“Mrs. Serial Killer” is more than just a film; it’s a huge lesson for a Netflix noob. A lesson learnt the hard way by wasting 106 minutes of precious movie time, double the amount of energy suffering through it, and risking one’s sanity in the process. Written, directed, and co-produced for Netflix by Shirish Kunder, Mrs. Serial Killer is proof that not all films that make it to Netflix’s trending list or create a buzz on social media are worth watching. (So much for the habit of not reading reviews before watching a film! Our readers are strongly advised to dig up APEX reviews before watching anything.)
Mrs. Serial Killer tells the story of Sona Mukerjee (Jacqueline Fernandez), a distraught wife who decides to kill someone so that she can free her husband Dr. Mrityunjoy “Joy” Mukerjee (Manoj Bajpayee), an accused serial killer who is in custody. The logic, as suggested by their lawyer Brij Rastogi (Darshan Jariwala), is that if a crime is committed with the same modus operandi as the suspected killer in custody, the court will have to grant him bail and the case against him will weaken. So Mrs Mukerjee tries to become Mrs. Serial Killer, with twists and turns and an ex-boyfriend—Inspector Imran Shahid (Mohit Raina)—determined to stop her.
The idea itself is not as bad as the execution. Right from the beginning, which starts with Jacqueline’s close-up shots, the film begins to spiral. And it tanks so awfully that the audience is left with nothing to hang on to in this one-way roller-coaster that takes them to the very bottom of a pit where cinematic disasters like Mrs. Serial Killer rest in peace.
For lead actress Jacqueline—who’s probably never gotten the same amount of screen space in any of her previous films—this movie was a chance to prove herself as an actor. Unfortunately, the actress seems to lack acting chops and as we reflect on her past works, we cannot conjure a single valid reason why filmmakers would choose her for this important role. Not only does Jacqueline manage to make a mess of the already messed up screenplay with her unreadable facial expressions, her dialogue delivery also falters as the film progresses.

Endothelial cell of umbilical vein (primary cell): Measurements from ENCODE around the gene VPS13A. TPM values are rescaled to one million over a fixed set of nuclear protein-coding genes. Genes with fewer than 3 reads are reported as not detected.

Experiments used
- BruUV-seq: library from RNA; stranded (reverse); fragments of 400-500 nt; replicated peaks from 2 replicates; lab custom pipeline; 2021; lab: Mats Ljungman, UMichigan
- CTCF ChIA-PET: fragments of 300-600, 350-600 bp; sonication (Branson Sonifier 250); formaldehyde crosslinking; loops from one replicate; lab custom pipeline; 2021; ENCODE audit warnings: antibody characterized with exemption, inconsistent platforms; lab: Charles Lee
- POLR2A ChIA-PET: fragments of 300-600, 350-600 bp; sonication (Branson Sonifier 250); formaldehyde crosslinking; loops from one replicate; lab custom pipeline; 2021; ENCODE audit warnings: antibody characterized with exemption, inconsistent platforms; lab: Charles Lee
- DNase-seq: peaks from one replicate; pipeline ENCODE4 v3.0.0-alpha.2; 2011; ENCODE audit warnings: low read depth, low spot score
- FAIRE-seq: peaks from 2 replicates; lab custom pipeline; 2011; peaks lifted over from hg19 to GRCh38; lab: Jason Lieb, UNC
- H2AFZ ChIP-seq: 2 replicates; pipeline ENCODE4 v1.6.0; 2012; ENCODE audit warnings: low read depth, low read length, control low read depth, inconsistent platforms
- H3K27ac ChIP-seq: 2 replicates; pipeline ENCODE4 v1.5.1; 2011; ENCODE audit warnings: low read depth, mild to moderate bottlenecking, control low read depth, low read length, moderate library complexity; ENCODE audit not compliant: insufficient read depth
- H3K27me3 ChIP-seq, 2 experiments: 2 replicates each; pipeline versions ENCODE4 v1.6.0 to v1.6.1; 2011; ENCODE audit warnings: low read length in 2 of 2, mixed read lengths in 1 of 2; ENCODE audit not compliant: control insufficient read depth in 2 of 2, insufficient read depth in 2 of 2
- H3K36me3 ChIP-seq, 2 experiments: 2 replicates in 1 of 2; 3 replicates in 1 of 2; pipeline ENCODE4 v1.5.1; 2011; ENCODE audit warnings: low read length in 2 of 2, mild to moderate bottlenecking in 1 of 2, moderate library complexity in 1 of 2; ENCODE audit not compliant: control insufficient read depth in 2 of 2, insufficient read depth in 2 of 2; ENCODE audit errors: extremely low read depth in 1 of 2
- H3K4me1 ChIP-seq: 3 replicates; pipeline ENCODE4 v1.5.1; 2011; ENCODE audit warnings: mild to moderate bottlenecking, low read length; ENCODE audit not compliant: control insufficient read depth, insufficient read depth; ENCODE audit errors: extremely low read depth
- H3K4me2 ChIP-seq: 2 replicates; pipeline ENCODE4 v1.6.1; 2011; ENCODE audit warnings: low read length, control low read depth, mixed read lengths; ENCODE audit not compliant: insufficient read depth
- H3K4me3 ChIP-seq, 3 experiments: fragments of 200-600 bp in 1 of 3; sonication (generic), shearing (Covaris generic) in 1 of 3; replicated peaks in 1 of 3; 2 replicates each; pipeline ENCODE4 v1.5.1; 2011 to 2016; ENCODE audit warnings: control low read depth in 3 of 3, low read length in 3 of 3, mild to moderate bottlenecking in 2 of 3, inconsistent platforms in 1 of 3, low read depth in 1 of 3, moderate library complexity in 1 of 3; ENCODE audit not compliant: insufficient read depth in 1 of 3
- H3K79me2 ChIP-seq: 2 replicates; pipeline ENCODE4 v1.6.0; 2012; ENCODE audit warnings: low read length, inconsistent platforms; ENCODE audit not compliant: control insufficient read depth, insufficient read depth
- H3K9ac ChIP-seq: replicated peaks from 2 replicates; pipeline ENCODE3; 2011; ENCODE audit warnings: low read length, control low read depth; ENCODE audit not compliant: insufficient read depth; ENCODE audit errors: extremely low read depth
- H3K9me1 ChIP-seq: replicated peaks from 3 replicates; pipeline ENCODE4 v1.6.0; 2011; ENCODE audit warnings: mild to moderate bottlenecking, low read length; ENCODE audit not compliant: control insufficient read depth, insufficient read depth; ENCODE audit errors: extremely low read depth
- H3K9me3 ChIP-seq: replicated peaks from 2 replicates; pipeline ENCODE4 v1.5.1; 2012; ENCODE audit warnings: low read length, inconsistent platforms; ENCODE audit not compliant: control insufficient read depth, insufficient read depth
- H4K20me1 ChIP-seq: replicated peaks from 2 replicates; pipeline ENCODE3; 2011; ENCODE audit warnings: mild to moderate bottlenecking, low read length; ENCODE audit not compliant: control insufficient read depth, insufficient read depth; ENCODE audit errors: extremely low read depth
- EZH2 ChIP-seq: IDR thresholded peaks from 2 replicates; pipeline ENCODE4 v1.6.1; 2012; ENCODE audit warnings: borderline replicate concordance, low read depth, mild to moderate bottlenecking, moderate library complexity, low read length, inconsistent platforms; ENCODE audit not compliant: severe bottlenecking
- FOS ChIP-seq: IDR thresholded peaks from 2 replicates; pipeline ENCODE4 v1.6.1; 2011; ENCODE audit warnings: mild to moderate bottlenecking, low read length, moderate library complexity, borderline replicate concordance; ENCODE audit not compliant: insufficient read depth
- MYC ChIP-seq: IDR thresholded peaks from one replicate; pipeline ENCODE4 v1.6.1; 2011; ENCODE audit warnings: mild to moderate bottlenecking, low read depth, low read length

But we cannot hold anything against her. She’s just a victim of wrong casting. However, the same cannot be said of veteran actor Manoj Bajpayee. A winner of multiple awards—including the coveted National Awards—in his almost three-decade-long career, Manoj bitterly disappoints. Granted that the writing and direction are below average, yet Manoj’s depiction of Dr. Mukerjee has to be among the worst performances of his career. He’s playing a simple-looking doctor who might be a serial killer in a film that is supposedly a thriller. But Manoj seems to have come to come to work unprepared and is confused how to project himself. Instead of getting into his multi-layered character, he seems to be mimicking a bad actor, trying to perform a role he doesn’t comprehend.
Indian television’s ‘Mahadev’ Mohit Raina is no better. The actor who became a household name with his portrayal of Lord Shiva in the “Mahadev” television series a few years ago, does not seem cinema-fit. Playing a character that has a reason to be constantly angry, to seek vengeance, Mohit seems unable to grasp the intensity with which he needed to portray police inspector Imran.
Bad writing, direction and acting are complimented by the mediocre background music. Surprisingly, Mr Kunder takes credit for music as well. Any movie fan will tell you that good background score is a must for a thriller. In this case, the music doesn’t build up any tension or create suspenseful, ominous moments. To cut it short, the background score in Mrs. Serial Killer is like one of the tracks people with Garage Band make, by arranging already available sound samples into a single track.
Who should watch it?
The beauty of Netflix is that it offers thousands of hours of videos from all around the world and as such Mrs. Serial Killer shouldn’t be on anyone’s list.